The output of a NAND gate is a logic ‘0’ when all its inputs are a logic ‘1’. For all other input combinations, the output is a logic ‘1’. NAND gate operation is logically expressed as

In general, the Boolean expression for a NAND gate with more than two inputs can be written as

**NOR Gate**: NOR stands for NOT OR. An OR gate followed by a NOT circuit makes it a NOR gate [Fig. 10(a)]. The truth table of a NOR gate is obtained from the truth table of an OR gate by complementing the output entries.

The output of a NOR gate is a logic ‘1’ when all its inputs are logic ‘0’. For all other input combinations, the output is a logic ‘0’.

The output of a two-input NOR gate is logically expressed as

In general, the Boolean expression for a NOR gate with more than two inputs can be written as

**EXCLUSIVE-NOR Gate**: EXCLUSIVE-NOR (commonly written as EX-NOR) means NOT of EX-OR, i.e. the logic gate that we get by complementing the output of an EX-OR gate.

Figure 11 shows its circuit symbol along with its truth table. The truth table of an EX-NOR gate is obtained from the truth table of an EX-OR gate by complementing the output entries. Logically,

The output of a two-input EX-NOR gate is a logic ‘1’ when the inputs are like and a logic ‘0’ when they are unlike. In general, the output of a multiple-input EX-NOR logic function is a logic ‘0’ when the number of 1s in the input sequence is odd and a logic ‘1’ when the number of 1s in the input sequence is even including zero. That is, an all 0s input sequence also produces a logic ‘1’ at the output.

**INHIBIT Gate**: There are many situations in digital circuit design where the passage of a logic signal needs to be either enabled or inhibited depending upon certain other control inputs. INHIBIT here means that the gate produces a certain fixed logic level at the output irrespective of changes in the input logic level.

As an illustration, if one of the inputs of a four-input NOR gate is permanently tied to logic ‘1’ level, then the output will always be at logic ‘0’ level irrespective of the logic status of other inputs. This gate will behave as a NOR gate only when this control input is at logic ‘0’ level. This is an example of the INHIBIT function.

The INHIBIT function is available in integrated circuit form for an AND gate, which is basically an AND gate with one of its inputs negated by an inverter. The negated input acts to inhibit the gate.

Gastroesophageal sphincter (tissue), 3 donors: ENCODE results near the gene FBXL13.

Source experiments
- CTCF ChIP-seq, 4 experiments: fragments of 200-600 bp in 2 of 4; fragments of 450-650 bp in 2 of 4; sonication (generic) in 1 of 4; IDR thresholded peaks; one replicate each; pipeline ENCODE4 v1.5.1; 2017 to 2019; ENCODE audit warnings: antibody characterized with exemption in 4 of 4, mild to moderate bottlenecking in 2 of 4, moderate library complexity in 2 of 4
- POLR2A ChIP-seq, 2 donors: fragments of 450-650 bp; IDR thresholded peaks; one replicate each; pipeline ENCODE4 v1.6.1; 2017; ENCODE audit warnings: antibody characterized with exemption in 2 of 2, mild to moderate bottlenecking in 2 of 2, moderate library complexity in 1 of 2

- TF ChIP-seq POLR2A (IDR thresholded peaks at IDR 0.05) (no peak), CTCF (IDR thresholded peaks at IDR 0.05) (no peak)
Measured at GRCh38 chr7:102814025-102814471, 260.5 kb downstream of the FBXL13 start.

In other words, the gate will behave like an AND gate only when the negated input is driven to a logic ‘0’. Figure 12 shows the circuit symbol and truth table of a four-input INHIBIT gate.

## Universal Logic Gates

OR, AND and NOT gates are the three basic logic gates as they together can be used to construct the logic circuit for any given Boolean expression. NOR and NAND gates have the property that they individually can be used to hardware-implement a logic circuit corresponding to any given Boolean expression.

That is, it is possible to use either only NAND gates or only NOR gates to implement any Boolean expression. This is so because a combination of NAND gates or a combination of NOR gates can be used to perform functions of any of the basic logic gates. It is for this reason that NAND and NOR gates are universal gates.

As an illustration, Fig. 13 shows how two-input NAND gates can be used to construct a NOT circuit [Fig. 13(a)], a two-input AND gate [Fig. 13(b)] and a two-input OR gate [Fig. 13(c)]. Figure 14 shows the same using NOR gates.

Understanding the conversion of NAND to OR and NOR to AND requires the use of DeMorgan’s theorem.

## Logic Gates with Open Collector/Drain Outputs

These are gates where we need to connect an external resistor, called the pull-up resistor, between the output and the DC power supply to make the logic gate perform the intended logic function. Depending on the logic family used to construct the logic gate, they are referred to as gates with open collector output (in the case of the TTL logic family) or open drain output (in the case of the MOS logic family).

The advantage of using open collector/open drain gates lies in their capability of providing an ANDing operation when outputs of several gates are tied together through a common pull-up resistor, without having to use an AND gate for the purpose. This connection is also referred to as WIRE-AND connection.

Figure 15(a) shows such a connection for open collector NAND gates. The output in this case would be